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  1. MHB Apprentice

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    #1
    $ \displaystyle \sin{(\pi x)}>\cos{(\pi \sqrt{x})} $

    I don't know how to solve this. I would really appreciate some help.
    I tried to do something, but didn't get anything.

    If I move cos to the left side, I can't apply formulas for sum. Since arguments of sin and cos have $ \displaystyle \pi $, I think there is no way I can somehow make it simpler by using addition formulas. If I could somehow get rid of that square root, but how?! I know that $ \displaystyle x=(\sqrt{x})^2 $, but what's use of that when I don't see how to get rid of that power of 2. I tried squaring everything and doing something, but I didn't get anything from that. I don't know how to proceed. I don't see there are any formulas which I could use to make this simpler.

    Must solve this somehow, would appreciate your help.

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    #2
    Quote Originally Posted by karseme View Post
    $ \displaystyle \sin{(\pi x)}>\cos{(\pi \sqrt{x})} $

    I don't know how to solve this. I would really appreciate some help.
    I tried to do something, but didn't get anything.

    If I move cos to the left side, I can't apply formulas for sum. Since arguments of sin and cos have $ \displaystyle \pi $, I think there is no way I can somehow make it simpler by using addition formulas. If I could somehow get rid of that square root, but how?! I know that $ \displaystyle x=(\sqrt{x})^2 $, but what's use of that when I don't see how to get rid of that power of 2. I tried squaring everything and doing something, but I didn't get anything from that. I don't know how to proceed. I don't see there are any formulas which I could use to make this simpler.

    Must solve this somehow, would appreciate your help.
    Hi karseme!

    Suppose we assume that both angles are in the first quadrant.
    That is, $0\le \pi x \le \frac\pi 2$ and $0\le \pi \sqrt x \le \frac\pi 2$.
    So $0\le x \le \frac 14$.

    Then:
    $$\sin{(\pi x)}>\sin{(\frac\pi 2 - \pi \sqrt{x})}$$
    Since the sine is increasing in the first quadrant, we get:
    $$\pi x>\frac\pi 2 - \pi \sqrt{x}$$
    It follows that:
    $$\sqrt x > \frac 12 (\sqrt 3 - 1)$$
    And since $\sqrt{}$ is increasing, we find:
    $$\frac 12 (2-\sqrt 3) < x \le \frac 14$$

    We can continue with considering cases if the angles are in other quadrants.

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    #3 Thread Author
    Thank you very much. It was very helpful.

  4. MHB Apprentice

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    #4 Thread Author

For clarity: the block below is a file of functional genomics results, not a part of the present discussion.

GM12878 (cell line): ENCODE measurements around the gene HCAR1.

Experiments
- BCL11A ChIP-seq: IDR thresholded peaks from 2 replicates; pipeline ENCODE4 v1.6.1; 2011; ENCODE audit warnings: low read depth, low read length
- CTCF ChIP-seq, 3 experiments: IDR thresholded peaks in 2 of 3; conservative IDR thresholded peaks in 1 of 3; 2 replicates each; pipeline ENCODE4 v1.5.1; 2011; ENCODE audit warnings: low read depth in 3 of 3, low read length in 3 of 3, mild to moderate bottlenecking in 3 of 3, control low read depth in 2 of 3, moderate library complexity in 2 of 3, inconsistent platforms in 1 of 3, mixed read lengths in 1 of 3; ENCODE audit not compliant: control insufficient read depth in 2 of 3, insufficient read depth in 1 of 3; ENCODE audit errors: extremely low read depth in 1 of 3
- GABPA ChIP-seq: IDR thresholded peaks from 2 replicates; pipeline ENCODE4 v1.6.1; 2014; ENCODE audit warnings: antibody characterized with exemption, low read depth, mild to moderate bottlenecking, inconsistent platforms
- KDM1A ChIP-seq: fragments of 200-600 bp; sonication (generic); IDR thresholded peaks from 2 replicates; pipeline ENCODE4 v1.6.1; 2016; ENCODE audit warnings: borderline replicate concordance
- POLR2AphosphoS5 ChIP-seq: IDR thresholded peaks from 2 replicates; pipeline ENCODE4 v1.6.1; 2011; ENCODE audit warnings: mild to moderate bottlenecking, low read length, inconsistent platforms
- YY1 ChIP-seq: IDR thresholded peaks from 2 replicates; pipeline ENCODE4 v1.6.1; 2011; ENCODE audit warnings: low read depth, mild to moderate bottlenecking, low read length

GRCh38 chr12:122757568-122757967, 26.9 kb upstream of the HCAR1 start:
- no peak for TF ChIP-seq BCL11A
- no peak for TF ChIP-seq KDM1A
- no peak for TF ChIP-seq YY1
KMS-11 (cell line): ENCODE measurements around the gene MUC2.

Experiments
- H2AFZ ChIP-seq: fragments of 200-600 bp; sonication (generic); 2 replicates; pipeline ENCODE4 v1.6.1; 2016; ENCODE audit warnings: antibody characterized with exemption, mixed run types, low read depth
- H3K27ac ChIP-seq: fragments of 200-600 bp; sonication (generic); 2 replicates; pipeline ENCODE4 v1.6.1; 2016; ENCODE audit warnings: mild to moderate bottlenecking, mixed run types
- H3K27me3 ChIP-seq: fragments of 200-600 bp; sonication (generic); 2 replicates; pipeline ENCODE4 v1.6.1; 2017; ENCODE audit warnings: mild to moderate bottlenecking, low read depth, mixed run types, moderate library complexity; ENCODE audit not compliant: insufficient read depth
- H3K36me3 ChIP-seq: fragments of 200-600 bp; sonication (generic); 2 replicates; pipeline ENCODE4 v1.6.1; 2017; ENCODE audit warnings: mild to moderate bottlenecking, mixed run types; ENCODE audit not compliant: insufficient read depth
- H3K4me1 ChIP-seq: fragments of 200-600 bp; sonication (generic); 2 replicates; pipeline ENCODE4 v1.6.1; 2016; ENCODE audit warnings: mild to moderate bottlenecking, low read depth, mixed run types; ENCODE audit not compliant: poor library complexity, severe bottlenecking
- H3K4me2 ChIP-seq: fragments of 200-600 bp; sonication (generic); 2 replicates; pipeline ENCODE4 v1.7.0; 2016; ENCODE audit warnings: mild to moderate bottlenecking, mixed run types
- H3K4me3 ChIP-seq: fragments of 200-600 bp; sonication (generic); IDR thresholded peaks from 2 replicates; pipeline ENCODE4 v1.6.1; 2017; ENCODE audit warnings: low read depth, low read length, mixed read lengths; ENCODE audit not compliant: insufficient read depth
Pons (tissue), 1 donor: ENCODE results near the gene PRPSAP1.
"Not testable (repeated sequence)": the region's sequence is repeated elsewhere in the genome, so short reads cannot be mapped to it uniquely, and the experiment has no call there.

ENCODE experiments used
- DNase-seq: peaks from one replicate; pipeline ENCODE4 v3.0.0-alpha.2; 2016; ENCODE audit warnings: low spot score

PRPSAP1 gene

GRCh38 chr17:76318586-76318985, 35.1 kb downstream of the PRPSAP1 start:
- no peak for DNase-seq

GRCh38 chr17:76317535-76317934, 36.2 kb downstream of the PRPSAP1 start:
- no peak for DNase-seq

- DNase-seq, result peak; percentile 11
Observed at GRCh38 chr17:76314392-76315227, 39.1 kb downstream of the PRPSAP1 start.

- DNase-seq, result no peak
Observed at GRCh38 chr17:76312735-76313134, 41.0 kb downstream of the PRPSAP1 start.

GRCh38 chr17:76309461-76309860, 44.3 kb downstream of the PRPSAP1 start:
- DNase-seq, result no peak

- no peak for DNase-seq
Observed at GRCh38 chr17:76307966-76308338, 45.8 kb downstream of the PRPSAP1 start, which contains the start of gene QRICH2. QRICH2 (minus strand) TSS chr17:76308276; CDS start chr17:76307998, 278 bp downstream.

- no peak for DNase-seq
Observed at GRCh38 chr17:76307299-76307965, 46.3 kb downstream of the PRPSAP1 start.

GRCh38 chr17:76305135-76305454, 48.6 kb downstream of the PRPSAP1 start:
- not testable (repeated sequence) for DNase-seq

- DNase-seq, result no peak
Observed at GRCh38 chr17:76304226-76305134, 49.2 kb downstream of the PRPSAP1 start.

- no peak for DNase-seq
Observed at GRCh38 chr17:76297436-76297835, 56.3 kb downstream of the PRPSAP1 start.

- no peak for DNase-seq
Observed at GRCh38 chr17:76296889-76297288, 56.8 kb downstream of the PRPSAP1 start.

So, if we assume that both angles are in the second quadrant, then the following must be true:
    $ \displaystyle \dfrac{\pi}{2} \leq \pi x \leq \pi \qquad \land \qquad \dfrac{\pi}{2} \leq \pi \sqrt{x} \leq \pi \, \implies \dfrac{1}{2} \leq x \leq 1 $

    Since $ \displaystyle \pi \sqrt{x} $ is in the second quadrant we have:

    $ \displaystyle cos{(\pi \sqrt{x})}=-\cos{(\pi-\pi \sqrt{x})}=-\sin{(\dfrac{\pi}{2} + \pi - \pi \sqrt{x})}=-\sin{(\dfrac{3\pi}{2}- \pi \sqrt{x})}=\sin{(\pi \sqrt{x}-\dfrac{3\pi}{2})} $

    So,

    $ \displaystyle \sin{(\pi x)} > \sin{(\pi \sqrt{x}-\dfrac{3\pi}{2})} $

    Since sine is decreasing in the second quadrant then we have:

    $ \displaystyle \pi x < \pi \sqrt{x}-\dfrac{3\pi}{2} $

    This quadratic inequality does not have solution(for t=\sqrt{x}).

    Is this good? But, when I solve the given inequality for $ \displaystyle \dfrac{1}{2} \leq x \leq 1 $ it is true.

    So, those are the solutions...is it any good?

    But what about periodicity of sine? then those can't be the only solutions?

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    #5
    Quote Originally Posted by karseme View Post
    So, if we assume that both angles are in the second quadrant, then the following must be true:
    $ \displaystyle \dfrac{\pi}{2} \leq \pi x \leq \pi \qquad \land \qquad \dfrac{\pi}{2} \leq \pi \sqrt{x} \leq \pi \, \implies \dfrac{1}{2} \leq x \leq 1 $

    Since $ \displaystyle \pi \sqrt{x} $ is in the second quadrant we have:

    $ \displaystyle cos{(\pi \sqrt{x})}=-\cos{(\pi-\pi \sqrt{x})}=-\sin{(\dfrac{\pi}{2} + \pi - \pi \sqrt{x})}=-\sin{(\dfrac{3\pi}{2}- \pi \sqrt{x})}=\sin{(\pi \sqrt{x}-\dfrac{3\pi}{2})} $

    So,

    $ \displaystyle \sin{(\pi x)} > \sin{(\pi \sqrt{x}-\dfrac{3\pi}{2})} $

    Since sine is decreasing in the second quadrant then we have:

    $ \displaystyle \pi x < \pi \sqrt{x}-\dfrac{3\pi}{2} $

    This quadratic inequality does not have solution(for t=\sqrt{x}).

    Is this good? But, when I solve the given inequality for $ \displaystyle \dfrac{1}{2} \leq x \leq 1 $ it is true.

    So, those are the solutions...is it any good?

    But what about periodicity of sine? then those can't be the only solutions?
    I'm afraid we have to consider $\pi x$ to be in any quadrant and $\pi\sqrt x$ to be in the same or any other quadrant.
    Furthermore, we have to consider that they may have an additional $2k\pi$ added to them that can be different for each of them.

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